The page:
Investigation likely won’t rule out dirty tricks to try and take
down Snowden before he escapes, at least if Kiriakou’s
experiences are any indication.

According to Kiriakou, the FBI also tried to set him up,”
Gosztola writes. He goes on to cite a January 2013 interview in
which the CIA whistleblower recounted a previously untold story
about the government’s alleged efforts to indict Kiriakou on even
more charges.

In the summer of 2010, a foreign intelligence officer offered
me cash in exchange for classified information
,” Kiriakou
said. “I turned down the pitch and I immediately reported it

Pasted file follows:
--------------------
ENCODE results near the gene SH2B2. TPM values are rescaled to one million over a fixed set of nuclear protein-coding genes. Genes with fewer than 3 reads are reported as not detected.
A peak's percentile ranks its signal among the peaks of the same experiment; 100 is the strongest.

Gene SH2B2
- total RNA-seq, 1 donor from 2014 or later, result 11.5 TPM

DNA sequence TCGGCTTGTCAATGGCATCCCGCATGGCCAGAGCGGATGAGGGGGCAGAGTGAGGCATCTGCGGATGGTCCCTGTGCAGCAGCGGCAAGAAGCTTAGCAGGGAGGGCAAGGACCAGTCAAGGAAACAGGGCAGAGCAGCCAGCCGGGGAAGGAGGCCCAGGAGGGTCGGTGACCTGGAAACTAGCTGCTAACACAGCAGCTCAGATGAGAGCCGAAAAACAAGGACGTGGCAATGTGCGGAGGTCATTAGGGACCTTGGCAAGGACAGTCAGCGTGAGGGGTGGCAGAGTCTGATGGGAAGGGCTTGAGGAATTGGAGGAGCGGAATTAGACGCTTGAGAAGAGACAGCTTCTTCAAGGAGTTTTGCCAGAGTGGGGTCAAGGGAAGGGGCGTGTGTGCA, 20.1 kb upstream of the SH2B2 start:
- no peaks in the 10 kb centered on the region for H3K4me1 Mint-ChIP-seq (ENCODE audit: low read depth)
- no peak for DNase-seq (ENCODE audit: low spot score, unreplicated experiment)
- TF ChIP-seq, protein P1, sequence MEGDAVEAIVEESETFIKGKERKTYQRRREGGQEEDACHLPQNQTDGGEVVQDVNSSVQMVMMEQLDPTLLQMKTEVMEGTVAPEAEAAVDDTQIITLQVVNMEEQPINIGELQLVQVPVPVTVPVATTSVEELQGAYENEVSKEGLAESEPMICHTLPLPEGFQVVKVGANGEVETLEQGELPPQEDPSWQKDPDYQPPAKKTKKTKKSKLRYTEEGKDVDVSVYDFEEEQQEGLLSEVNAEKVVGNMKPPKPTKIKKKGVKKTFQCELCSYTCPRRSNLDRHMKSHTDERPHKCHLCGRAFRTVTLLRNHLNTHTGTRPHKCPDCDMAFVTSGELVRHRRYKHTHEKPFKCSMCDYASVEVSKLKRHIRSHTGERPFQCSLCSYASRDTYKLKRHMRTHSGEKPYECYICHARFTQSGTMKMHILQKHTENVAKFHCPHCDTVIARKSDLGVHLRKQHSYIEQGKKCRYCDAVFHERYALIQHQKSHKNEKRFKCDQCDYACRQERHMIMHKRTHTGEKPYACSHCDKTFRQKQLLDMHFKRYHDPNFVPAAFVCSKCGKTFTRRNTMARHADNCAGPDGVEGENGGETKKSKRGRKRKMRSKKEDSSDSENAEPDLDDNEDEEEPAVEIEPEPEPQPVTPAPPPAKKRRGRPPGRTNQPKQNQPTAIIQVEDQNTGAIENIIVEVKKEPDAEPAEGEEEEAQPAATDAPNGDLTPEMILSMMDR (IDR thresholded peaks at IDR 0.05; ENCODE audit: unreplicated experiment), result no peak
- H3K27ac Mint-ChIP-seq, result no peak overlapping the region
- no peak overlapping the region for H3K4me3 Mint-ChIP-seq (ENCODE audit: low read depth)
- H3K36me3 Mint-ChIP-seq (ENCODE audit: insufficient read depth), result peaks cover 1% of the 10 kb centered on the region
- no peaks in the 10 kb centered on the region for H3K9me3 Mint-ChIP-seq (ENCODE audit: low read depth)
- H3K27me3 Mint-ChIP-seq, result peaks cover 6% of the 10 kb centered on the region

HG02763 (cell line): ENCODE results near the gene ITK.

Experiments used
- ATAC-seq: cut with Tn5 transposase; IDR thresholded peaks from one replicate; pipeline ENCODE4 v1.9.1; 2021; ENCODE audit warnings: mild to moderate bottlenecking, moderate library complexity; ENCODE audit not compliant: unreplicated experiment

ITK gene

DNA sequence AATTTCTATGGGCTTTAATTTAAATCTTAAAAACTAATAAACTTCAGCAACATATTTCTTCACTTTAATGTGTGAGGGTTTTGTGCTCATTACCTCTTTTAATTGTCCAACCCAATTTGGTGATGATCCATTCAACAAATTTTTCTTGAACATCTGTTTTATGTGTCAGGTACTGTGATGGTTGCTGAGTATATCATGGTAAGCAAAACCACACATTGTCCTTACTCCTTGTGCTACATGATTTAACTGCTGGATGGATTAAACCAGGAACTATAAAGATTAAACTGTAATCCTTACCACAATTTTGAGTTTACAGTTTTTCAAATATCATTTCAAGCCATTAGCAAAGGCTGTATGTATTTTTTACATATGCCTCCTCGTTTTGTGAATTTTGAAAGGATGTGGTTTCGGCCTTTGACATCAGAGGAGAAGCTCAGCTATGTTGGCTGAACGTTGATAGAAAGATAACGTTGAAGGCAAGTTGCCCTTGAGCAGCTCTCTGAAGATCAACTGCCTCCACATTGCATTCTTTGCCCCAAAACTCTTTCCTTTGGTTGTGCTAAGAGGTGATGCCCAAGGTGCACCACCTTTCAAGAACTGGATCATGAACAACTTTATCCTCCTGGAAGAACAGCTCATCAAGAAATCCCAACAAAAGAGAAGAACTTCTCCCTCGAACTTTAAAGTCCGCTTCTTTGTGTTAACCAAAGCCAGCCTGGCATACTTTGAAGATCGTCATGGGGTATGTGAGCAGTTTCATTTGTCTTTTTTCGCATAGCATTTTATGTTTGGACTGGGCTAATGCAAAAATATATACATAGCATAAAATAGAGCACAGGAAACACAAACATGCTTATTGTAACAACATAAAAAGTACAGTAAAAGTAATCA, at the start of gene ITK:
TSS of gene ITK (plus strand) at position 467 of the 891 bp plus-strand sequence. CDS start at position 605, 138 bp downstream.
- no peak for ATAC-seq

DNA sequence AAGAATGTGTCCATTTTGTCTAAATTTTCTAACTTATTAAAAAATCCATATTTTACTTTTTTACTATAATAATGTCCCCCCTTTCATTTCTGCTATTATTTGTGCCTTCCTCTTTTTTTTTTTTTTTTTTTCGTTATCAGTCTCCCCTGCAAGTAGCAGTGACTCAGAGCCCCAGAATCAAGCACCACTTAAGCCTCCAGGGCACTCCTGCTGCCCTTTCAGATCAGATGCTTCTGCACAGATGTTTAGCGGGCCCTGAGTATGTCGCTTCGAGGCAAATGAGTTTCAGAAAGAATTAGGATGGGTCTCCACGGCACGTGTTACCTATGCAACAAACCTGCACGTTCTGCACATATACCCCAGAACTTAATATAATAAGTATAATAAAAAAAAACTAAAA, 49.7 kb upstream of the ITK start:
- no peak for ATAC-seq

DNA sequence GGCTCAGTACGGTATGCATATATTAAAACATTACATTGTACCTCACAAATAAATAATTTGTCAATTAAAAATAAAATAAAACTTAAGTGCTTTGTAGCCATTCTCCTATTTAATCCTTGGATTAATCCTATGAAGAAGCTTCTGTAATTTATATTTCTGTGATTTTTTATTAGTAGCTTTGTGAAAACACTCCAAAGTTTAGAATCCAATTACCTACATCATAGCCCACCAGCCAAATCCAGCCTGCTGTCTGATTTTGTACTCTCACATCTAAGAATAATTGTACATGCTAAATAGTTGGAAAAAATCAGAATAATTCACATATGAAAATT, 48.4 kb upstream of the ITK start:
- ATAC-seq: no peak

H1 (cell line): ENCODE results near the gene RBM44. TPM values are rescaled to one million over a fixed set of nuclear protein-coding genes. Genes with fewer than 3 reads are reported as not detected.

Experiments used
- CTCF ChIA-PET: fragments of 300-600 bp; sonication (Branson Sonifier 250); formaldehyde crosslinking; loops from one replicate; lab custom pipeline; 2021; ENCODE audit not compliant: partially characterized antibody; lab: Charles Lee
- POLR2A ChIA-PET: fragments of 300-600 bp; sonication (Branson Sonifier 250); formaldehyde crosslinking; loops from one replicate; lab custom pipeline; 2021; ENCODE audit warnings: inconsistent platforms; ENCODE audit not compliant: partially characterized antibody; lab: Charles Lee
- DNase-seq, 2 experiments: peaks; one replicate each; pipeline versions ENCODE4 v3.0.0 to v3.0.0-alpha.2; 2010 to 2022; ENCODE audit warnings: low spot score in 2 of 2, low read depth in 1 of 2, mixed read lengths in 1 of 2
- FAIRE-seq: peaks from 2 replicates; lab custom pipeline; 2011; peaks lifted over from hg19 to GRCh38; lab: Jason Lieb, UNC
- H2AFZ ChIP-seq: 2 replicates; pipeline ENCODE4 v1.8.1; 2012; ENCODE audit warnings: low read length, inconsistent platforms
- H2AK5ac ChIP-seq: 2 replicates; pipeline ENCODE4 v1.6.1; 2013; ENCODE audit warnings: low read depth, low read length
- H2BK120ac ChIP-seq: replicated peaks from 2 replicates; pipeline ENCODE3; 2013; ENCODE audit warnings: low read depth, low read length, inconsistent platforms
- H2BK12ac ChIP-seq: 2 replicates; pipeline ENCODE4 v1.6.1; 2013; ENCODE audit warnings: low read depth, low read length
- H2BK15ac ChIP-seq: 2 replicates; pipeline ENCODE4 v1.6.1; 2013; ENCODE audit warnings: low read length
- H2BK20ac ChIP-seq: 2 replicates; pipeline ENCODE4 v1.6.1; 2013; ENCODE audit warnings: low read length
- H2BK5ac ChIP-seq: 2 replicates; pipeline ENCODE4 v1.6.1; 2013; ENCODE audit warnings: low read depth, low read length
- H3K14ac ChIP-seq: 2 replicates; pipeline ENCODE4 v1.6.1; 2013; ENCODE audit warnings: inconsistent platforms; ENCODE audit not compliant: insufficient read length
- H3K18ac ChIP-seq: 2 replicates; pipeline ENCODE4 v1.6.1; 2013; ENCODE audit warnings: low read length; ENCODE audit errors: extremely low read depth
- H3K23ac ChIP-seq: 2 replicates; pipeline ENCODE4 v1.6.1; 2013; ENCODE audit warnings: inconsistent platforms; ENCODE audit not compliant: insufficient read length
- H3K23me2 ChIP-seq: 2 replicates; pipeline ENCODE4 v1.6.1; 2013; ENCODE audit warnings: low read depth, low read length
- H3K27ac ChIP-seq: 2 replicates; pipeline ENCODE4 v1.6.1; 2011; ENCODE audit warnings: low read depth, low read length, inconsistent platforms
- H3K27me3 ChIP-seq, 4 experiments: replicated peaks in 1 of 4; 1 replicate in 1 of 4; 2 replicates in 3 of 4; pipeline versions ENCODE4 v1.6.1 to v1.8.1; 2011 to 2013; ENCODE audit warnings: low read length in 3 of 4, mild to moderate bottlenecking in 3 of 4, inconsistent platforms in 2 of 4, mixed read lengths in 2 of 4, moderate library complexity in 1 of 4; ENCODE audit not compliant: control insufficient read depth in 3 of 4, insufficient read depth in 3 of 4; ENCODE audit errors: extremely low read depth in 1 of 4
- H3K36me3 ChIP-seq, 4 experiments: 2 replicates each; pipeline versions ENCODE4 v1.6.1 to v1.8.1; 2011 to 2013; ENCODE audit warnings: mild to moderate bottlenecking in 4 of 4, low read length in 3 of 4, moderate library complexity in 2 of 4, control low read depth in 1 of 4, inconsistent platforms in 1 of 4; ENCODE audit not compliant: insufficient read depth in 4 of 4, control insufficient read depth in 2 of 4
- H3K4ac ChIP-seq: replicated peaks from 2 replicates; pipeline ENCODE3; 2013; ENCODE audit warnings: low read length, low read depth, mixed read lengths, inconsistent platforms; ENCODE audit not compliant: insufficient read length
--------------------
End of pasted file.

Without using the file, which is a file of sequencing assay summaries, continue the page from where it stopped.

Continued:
to the FBI. So, the FBI asked me to take the guy out to lunch and
to ask him what information he wanted and how much information he
was willing to give me for it

After the lunch, I wrote a long memo to the FBI – and I did
this four or five times. It turns out — and we only learned this
three or four weeks ago — there never was a foreign intelligence
officer. It was an FBI agent pretending to be an intelligence
officer and they were trying to set me up on an Espionage Act
charge but I repeatedly reported the contact so I foiled them in
their effort to set me up.”

Kiriakou is one of eight Americans charged under that World War
One-era legislation by President Barack Obama, who has prosecuted
more people under that law that all previous leaders combined.
Snowden became the latest US citizen to have their name added to